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Ben Shelton’s Astonishing Emergence At AO23

Photo from ATP World Tour/Corinne Dubreuil.

By Scoop Malinowski

Though he lost in four sets to Tommy Paul yesterday in the AO23 quarterfinals, Ben Shelton’s breakout at his second Grand Slam appearance has been astonishing.

At US Open last year, Shelton lost first round as a wildcard to Nuno Borgues in five sets. Then in the Fall Shelton won three ATP Challenger titles and vaulted himself into the top 100 of the ATP rankings.

In his first trip outside of the US, Shelton, competing in only his second Grand Slam, has beaten Zhizhen Zhang in five sets, then Nico Jarry, Alex Popyrin and JJ Wolf. The 20 year old will be ranked in the top 50 next week.

One year ago Shelton was playing line 3 in a college match for the University of Florida where his dad Bryan is the head coach.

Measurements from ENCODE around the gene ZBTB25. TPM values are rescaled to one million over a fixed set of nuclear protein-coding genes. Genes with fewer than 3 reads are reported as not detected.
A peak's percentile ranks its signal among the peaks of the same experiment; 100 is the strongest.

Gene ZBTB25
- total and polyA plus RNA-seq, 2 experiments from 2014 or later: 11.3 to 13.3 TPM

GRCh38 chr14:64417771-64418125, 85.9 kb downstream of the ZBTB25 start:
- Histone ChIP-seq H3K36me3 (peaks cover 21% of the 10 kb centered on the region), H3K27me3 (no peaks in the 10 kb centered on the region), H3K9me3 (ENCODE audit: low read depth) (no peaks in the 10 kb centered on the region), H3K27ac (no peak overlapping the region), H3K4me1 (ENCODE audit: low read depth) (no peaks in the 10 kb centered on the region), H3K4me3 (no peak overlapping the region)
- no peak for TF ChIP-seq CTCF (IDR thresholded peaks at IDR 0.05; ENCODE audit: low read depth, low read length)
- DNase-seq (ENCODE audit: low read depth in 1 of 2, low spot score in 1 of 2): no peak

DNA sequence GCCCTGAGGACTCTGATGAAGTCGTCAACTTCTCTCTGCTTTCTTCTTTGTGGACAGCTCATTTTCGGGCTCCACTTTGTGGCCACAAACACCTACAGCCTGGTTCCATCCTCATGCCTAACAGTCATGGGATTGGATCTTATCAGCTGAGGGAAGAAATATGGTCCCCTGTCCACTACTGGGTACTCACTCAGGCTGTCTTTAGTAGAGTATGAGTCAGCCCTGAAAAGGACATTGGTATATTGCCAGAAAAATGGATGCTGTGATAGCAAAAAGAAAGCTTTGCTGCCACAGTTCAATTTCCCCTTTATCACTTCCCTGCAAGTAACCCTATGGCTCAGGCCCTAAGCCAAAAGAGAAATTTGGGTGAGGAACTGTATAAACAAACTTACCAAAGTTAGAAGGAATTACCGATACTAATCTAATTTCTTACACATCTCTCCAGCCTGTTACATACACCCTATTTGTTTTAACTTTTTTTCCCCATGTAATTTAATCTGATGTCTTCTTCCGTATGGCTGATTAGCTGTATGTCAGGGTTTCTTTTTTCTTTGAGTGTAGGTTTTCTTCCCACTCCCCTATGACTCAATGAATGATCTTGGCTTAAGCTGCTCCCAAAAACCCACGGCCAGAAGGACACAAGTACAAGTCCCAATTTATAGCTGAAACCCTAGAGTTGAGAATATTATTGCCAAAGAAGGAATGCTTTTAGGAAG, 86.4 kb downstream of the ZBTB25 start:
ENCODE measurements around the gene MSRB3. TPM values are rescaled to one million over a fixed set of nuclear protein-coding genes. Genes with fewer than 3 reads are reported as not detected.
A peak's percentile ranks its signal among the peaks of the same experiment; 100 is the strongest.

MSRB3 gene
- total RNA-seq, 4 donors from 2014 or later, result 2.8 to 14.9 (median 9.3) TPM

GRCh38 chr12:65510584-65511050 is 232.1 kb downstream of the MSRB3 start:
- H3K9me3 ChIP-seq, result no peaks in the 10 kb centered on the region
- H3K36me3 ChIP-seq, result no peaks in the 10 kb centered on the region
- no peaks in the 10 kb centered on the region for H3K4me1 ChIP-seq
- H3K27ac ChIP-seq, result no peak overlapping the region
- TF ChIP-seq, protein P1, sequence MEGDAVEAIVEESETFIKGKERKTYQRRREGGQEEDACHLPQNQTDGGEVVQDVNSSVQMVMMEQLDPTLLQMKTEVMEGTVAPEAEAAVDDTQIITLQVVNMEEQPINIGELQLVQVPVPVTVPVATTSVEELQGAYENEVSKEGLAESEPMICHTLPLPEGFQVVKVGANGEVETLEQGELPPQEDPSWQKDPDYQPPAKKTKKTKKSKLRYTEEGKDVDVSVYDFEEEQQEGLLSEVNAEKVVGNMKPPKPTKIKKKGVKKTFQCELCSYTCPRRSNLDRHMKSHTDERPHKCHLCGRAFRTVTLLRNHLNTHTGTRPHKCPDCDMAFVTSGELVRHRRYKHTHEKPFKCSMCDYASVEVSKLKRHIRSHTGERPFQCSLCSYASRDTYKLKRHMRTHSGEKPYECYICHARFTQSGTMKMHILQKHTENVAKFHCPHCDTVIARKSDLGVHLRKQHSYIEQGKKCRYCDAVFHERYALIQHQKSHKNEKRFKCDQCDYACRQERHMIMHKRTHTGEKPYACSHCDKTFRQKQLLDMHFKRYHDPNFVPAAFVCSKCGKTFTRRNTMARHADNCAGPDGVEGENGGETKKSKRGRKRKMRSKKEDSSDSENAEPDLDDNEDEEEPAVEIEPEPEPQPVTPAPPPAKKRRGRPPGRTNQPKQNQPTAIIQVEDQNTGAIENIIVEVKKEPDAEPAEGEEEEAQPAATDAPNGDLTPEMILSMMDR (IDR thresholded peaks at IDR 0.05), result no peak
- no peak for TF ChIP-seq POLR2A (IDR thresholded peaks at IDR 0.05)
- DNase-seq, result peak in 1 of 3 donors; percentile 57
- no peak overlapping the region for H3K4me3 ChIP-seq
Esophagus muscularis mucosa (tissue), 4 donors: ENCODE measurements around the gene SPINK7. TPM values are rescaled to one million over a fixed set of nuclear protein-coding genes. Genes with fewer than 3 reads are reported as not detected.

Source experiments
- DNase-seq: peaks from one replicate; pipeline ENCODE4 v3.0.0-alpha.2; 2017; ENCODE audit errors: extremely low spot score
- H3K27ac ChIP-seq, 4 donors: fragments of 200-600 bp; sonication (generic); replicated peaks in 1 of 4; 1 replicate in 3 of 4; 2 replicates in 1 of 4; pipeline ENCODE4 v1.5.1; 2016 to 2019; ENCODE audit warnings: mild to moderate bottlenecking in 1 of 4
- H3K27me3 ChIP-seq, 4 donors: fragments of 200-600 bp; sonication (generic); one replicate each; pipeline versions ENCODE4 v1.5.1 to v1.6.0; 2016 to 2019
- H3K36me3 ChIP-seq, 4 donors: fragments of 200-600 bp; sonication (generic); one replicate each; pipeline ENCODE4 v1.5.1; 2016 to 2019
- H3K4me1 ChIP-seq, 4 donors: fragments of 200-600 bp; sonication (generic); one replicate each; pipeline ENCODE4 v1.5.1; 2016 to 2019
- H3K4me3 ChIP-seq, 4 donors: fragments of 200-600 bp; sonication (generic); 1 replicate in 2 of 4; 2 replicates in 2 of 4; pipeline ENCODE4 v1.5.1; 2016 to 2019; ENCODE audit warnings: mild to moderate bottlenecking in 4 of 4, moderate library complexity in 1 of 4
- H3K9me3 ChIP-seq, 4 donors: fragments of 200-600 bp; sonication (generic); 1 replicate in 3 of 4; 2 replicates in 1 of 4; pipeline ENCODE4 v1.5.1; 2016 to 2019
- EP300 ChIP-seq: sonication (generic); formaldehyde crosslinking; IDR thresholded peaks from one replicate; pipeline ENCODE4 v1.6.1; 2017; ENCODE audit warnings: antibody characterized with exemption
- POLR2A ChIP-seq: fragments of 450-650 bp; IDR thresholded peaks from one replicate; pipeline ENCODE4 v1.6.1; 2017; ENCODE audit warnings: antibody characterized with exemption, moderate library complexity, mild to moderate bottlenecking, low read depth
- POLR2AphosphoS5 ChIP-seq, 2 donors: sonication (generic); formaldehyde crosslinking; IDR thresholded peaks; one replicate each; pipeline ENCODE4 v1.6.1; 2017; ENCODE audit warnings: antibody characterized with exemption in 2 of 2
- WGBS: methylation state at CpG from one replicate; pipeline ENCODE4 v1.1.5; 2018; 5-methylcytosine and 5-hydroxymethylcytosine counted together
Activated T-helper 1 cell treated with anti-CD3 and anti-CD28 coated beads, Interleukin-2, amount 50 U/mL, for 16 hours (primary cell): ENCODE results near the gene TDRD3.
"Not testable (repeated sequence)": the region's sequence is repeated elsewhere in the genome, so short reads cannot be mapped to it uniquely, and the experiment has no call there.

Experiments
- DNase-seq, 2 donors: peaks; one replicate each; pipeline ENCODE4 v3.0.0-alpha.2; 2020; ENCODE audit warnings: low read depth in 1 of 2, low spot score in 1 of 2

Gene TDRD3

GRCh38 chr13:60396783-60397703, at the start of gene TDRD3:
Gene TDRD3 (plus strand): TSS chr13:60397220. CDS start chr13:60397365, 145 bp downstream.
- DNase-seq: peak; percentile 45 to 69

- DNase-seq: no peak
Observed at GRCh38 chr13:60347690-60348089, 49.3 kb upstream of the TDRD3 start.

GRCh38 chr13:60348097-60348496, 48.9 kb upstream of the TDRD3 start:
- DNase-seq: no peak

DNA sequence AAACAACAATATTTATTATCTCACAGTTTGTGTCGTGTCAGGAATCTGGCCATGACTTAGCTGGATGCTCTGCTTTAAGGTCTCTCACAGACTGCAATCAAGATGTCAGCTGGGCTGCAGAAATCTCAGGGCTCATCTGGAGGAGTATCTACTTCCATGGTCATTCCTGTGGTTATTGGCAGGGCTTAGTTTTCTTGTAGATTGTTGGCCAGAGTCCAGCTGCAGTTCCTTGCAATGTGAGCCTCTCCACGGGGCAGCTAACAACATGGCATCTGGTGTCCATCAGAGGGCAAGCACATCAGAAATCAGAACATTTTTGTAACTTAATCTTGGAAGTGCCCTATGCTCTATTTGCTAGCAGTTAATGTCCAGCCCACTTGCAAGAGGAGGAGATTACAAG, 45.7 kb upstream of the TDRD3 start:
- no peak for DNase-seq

What Shelton has achieved this month is almost John McEnroe-esque, when the New Yorker reached the semis of Wimbledon as a 18 year old qualifier.

Shelton, currently sponsored by only New Balance and Yonex racquets, has already exceeded the achievements of his father Bryan who reached a career high best of 55 in the world in 1992. The singles champion of Newport in 1991 and 1992, Bryan Shelton’s best Grand Slam result was fourth round at Wimbledon in 1994.

Where Ben Shelton goes from here is anybody’s guess but Tommy Paul is optimistic, “Unreal. Pumped to see him tear it up this year. He’s very tough to play against, everyone should be excited about his future.”

Notes: To put into context what Shelton has accomplished, Roger Federer lost first round at his first two Grand Slam main draws at Roland Garros and Wimbledon in 1999 and didn’t reach a major QF until 2001 at Roland Garros.

Novak Djokovic lost 1R, 2R, 3R and 3R and his first four Slams in 2005 and didn’t reach his first QF until his sixth try at 2006 Roland Garros.

Rafael Nadal reached 3R and 2R and his first two Grand Slams in 2003 and his first QF was in 2005 at Roland Garros (his 6th Grand Slam attempt), which he ended up winning the title.

Denis Kudla on Ben Shelton: “Absolute beast.”

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